75, And Having Some Work Done

Writer: 
October 1, 2005
Color concept: West Campus, a watercolor by Hughson Hawley, 1930

Color concept: West Campus, a watercolor by Hughson Hawley, 1930.

Duke University Archives

West Campus seems always to have been in a state of construction. It started in 1924 with James B. Duke's endowment to hew from the forest a campus for the new university that bears his family's name. The existing Trinity College, now East Campus, would be transformed into the future Woman's College of Duke University.

To the west, work began on a Gothic-style campus with classrooms, professional schools, a larger library, and dormitories for men. In a 1927 letter to a cousin, Duke student Whit Cotten described campus life amid the construction:

"There is quite a bit of building going on at the present and the campus is all torn up and makes it awfully muddy when it rains.... This campus [East Campus] where we are now will in a few years be for the girls exclusively. The boys school will be begun next fall on a new campus a mile and a half away.... The boys school is to be built of multi-colored granite. All this seems quite the stuff but it doesn't help the present situation very much."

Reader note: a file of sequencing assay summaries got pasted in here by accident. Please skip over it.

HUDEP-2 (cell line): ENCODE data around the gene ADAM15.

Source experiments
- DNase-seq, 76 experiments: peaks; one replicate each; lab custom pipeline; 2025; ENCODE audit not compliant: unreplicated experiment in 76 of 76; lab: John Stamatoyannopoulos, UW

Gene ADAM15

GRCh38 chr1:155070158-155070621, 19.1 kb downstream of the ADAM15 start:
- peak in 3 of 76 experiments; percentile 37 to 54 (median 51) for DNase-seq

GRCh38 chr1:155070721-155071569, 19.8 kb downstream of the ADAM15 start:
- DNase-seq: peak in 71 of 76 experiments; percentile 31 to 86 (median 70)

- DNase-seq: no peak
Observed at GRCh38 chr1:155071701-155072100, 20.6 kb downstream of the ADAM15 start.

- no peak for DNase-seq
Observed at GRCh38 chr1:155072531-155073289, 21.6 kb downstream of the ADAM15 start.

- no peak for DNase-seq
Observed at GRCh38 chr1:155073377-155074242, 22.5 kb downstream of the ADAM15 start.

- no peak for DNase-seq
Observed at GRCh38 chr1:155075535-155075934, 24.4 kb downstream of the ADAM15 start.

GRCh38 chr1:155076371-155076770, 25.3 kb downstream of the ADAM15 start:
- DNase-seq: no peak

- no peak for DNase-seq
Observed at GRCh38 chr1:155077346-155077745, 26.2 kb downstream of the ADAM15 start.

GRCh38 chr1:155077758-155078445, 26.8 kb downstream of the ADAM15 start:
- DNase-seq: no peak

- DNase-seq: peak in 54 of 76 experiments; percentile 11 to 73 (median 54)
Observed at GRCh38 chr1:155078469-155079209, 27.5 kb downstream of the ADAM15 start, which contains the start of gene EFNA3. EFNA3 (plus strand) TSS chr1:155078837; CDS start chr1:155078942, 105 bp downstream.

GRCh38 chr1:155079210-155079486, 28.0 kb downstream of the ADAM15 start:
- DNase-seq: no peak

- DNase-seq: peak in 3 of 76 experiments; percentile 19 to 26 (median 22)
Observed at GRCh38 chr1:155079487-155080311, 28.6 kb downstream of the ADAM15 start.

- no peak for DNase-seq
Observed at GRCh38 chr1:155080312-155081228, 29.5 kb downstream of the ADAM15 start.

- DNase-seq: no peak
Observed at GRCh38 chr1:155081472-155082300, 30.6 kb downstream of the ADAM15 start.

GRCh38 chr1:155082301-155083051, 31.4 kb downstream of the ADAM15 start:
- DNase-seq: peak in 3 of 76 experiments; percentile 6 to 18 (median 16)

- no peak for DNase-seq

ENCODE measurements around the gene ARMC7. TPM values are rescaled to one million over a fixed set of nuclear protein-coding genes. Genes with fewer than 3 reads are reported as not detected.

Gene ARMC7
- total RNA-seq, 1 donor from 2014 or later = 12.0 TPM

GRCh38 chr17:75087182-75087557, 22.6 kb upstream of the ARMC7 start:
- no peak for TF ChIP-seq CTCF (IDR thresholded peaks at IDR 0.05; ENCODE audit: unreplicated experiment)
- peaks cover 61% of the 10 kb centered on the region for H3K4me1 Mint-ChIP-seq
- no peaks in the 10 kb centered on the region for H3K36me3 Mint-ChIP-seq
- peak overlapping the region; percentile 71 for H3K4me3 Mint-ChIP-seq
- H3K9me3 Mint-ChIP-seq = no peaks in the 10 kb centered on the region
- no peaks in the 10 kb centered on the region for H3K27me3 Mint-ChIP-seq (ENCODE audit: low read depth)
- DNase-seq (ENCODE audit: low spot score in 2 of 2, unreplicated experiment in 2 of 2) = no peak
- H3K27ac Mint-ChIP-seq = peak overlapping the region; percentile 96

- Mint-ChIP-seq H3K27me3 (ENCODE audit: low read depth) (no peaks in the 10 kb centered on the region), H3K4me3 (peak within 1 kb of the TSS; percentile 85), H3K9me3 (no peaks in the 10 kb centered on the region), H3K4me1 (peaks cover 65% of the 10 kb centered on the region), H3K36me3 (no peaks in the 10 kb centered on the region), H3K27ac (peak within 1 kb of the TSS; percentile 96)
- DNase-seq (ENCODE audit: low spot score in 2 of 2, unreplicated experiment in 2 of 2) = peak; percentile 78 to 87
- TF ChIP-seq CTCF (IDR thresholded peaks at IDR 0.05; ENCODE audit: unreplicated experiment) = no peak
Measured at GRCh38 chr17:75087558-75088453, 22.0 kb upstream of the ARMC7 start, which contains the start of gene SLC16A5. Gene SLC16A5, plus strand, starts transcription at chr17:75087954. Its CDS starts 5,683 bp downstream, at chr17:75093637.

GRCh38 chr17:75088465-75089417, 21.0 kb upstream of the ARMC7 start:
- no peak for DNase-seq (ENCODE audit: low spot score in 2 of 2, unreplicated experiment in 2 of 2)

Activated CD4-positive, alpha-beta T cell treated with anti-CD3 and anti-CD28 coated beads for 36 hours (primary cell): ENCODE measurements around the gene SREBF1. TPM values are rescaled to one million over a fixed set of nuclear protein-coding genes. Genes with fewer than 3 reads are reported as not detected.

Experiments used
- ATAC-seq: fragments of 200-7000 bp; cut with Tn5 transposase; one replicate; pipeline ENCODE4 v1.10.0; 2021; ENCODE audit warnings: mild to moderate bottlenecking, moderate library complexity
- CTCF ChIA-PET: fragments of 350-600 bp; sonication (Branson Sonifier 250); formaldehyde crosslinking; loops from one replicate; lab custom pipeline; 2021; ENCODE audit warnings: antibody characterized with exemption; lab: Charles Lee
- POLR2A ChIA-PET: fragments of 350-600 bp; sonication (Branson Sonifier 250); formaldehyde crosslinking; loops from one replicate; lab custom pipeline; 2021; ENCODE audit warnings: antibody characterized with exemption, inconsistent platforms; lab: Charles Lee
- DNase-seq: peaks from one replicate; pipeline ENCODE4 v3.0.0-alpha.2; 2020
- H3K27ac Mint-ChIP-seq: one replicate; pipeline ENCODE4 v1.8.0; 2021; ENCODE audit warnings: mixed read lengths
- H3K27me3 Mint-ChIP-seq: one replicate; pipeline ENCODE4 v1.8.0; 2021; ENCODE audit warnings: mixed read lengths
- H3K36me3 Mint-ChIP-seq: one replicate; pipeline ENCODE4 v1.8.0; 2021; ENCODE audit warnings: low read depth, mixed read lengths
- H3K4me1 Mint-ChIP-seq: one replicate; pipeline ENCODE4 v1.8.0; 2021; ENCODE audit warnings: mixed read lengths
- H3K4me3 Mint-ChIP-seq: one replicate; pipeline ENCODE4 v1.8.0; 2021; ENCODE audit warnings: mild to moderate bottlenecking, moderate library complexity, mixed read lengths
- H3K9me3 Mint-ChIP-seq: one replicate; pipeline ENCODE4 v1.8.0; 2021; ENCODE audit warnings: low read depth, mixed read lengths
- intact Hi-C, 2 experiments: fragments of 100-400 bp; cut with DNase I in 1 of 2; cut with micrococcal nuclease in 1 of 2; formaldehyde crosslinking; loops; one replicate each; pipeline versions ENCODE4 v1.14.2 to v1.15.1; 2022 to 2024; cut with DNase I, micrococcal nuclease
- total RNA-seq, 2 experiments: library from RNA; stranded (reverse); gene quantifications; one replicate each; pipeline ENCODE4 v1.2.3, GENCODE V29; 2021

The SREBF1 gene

Cotten would graduate before the completion of West Campus. Today, students have experienced similar challenges--an addition to Perkins Library, a wing for the Divinity School, athletics facilities, and numerous research buildings--as the school continues its transition from a regional liberal-arts college to a internationally renowned research university.

An exhibition documenting the construction of West Campus is on display in the Perkins Library lobby through October 2005 in celebration of the campus' 75th anniversary.